I start today by reiterating my long standing prediction that by 2030 all new cars (and increasingly it looks like light duty trucks and maybe even some heavy duty ones too) sold in the U.S. will be fully electric or drive 95% of the time on electricity.  Back in 2014 when I first made a bet on this it was pretty bold.  But since then, the circumstances are moving more and more and faster and faster in this direction!  

There are some interesting and encouraging developments and information regarding the transformation of the U.S. automobile fleet from ICEs (internal combustion engines) to fully electric ones.  You may not be aware that Ford is now selling a fully electric Mustang.  It’s actually a crossover not a sports car like the original.  This one is much faster though!  I’ve seen a few on the roads around here and to me, it’s a great looking car.  (Hard for me, a Chevy guy, to say this.)  When it comes to predicting the future of EVs, many “experts” say that the demand just isn’t there. 


Ford Shatters EV Sales Record with Electric Mustang

Arianna Skibell, E&E Reporter
June 4, 2021

“”It’s selling as soon as it hits the dealer, and we’re doing everything we can to keep up with the demand.”” 

Additionally, the auto manufacturer announced a “massive number” of reservations for its new, all-electric F-150 Lightning truck. Ford Vice President of Sales Andrew Frick said in a statement that reservations have topped 70,000 pickups.”


I saw a chart recently, which I now cannot find, that showed historically, how long it has taken to sell one million electric cars.  It showed the time period going down exponentially and now stands at 18 months.  Sale are picking up rapidly.  

From The Guardian:

Electric Cars ‘Will be Cheaper to Produce than Fossil Fuel Vehicles by 2027’

May 12, 2021


“The falling cost of producing batteries for electric vehicles, combined with dedicated production lines in carmarkers’ plants, will make them cheaper to buy, on average, within the next six years than conventional cars, even before any government subsidies, BloombergNEF found.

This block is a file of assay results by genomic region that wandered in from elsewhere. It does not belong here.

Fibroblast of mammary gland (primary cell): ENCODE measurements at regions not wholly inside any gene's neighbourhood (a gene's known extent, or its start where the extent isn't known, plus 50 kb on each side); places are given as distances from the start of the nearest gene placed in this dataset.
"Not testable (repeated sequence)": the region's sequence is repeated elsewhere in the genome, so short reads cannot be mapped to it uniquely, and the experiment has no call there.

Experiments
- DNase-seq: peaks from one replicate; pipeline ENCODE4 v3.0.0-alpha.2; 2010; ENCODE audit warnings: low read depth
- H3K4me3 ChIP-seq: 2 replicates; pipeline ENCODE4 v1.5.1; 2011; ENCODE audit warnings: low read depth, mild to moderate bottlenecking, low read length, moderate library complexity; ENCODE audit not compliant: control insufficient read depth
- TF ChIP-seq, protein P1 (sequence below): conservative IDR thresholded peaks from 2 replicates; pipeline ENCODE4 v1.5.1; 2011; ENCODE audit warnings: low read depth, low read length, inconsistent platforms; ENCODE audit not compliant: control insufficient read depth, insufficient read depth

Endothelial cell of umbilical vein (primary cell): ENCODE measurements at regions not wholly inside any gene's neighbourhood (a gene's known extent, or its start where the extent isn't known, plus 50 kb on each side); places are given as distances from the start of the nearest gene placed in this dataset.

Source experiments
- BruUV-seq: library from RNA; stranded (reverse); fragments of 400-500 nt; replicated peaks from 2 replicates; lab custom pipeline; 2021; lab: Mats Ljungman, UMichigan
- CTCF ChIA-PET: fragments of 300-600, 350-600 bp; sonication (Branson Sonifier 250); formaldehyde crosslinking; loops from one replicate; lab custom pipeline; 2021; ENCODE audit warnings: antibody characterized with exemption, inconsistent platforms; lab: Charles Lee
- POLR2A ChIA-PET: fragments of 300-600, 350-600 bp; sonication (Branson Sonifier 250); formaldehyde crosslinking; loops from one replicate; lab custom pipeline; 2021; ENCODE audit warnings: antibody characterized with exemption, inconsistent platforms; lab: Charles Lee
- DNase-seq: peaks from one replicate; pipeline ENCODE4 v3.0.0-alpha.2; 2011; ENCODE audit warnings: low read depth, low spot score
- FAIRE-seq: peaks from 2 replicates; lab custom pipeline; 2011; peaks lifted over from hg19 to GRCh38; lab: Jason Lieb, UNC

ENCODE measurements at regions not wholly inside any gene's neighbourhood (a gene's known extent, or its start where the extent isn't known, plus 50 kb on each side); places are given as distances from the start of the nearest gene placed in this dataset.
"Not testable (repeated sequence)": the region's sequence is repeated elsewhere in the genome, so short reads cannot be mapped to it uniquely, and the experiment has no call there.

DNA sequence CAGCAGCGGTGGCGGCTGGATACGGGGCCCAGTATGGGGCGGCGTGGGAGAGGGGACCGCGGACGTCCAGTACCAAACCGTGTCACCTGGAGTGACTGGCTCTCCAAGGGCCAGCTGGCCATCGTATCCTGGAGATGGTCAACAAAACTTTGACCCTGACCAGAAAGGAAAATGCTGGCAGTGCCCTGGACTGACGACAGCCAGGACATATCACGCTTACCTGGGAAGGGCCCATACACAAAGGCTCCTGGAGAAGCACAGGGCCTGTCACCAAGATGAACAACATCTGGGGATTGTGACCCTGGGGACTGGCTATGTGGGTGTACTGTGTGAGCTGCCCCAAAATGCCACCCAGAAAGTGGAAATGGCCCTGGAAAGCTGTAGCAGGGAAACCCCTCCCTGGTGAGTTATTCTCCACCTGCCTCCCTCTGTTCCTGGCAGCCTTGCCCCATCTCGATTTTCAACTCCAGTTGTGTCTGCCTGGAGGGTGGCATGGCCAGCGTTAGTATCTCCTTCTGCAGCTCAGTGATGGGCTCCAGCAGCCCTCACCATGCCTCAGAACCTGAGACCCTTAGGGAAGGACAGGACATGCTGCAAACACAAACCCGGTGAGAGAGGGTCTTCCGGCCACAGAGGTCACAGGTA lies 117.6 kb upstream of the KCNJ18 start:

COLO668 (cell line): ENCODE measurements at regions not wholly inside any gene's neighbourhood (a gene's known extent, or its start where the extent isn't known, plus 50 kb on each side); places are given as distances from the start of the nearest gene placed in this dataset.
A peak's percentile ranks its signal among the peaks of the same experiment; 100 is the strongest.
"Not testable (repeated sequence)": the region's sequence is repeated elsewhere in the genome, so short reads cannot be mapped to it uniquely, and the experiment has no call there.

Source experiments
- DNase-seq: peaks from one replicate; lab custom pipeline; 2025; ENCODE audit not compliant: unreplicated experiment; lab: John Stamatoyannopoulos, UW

The report’s timeline for cost parity is more conservative than other forecasts, including one from the investment bank UBS, which has predicted that electric cars will cost the same to make by 2024.

However, forecasters are in agreement that the cost of new batteries will continue to fall in the coming years.”


Now add this prospect to the cost and timeline equation and things could continue to change even more rapidly:


Bloomberg Hyperdrive

June 4, 2021

“Automakers and battery suppliers are in an R&D race to come up with the next low-cost battery. The one move that is increasingly seen as the quickest way to reduce battery costs is by reducing — or replacing —  the cobalt content in a battery. The alternative to that might be manganese.”


From the way I read the article, Magnesium costs a small fraction of what cobalt costs and a huge part of the cost of a battery is the cost of cobalt.  Thus, if this technology proves out the cost of an EV will plummet.  The article is kinda wonky so if you click over to read it and I’m wrong let me know.  

One last interesting auto related article before the headlines is about a test site that VW is developing. From Bloomberg Hyperdrive:



“The German manufacturer has chosen scenic Astypalea — an islet roughly the size of the Bronx and home to some 1,300 people — for a major clean-mobility makeover.

VW aims to substitute all of the island’s roughly 1,500 combustion-engine vehicles with its electric cars, vans and scooters. Wind turbines, solar panels and batteries are going to replace Astypalea’s diesel generators, and VW will install charging stations and set up a car-sharing offering. On Wednesday, CEO Herbert Diess handed over the first EV — an ID.4 crossover — to local police.

“Astypalea will be a future lab for decarbonization in Europe,” Diess said.


From encouraging news to the bleak.  More and more reports of extreme weather.  And this is just the beginning.  Remember, one day we’ll look back at these events and not think of them as the worst and realize it is the best it will be going forward.



The annual summer monsoon in South Asia begins this month. A new study points to more destructive storms.


Bloomberg Open 

June 4, 2021

The worst drought in decades is escalating threats across the western U.S. and farmers, cities and power suppliers are scrambling for water. Unlike in the East, the West gets most of its water in winter months from rain or snow. Last year, drought cost the nation $4.5 billion. This year, what little snow that fell soon disappeared.

  • What’s happening: Almost three-quarters of the West is gripped by drought so severe it’s off the charts of anything recorded in the 20-year history of the U.S. Drought Monitor. The region saw little precipitation, robbing reservoirs of dearly needed snowmelt and rain. Through the end of April, 1.7 million acre-feet of water melted off California’s mountains, down from the normal rate of 8 million.

  • What it means: The parched conditions mean the wildfire threat is high and farmers are struggling to irrigate crops. With not a lot to go around this year, regional water issues are likely to mount, with little hope for relief.”


And on and on.  But more than enough for today.  

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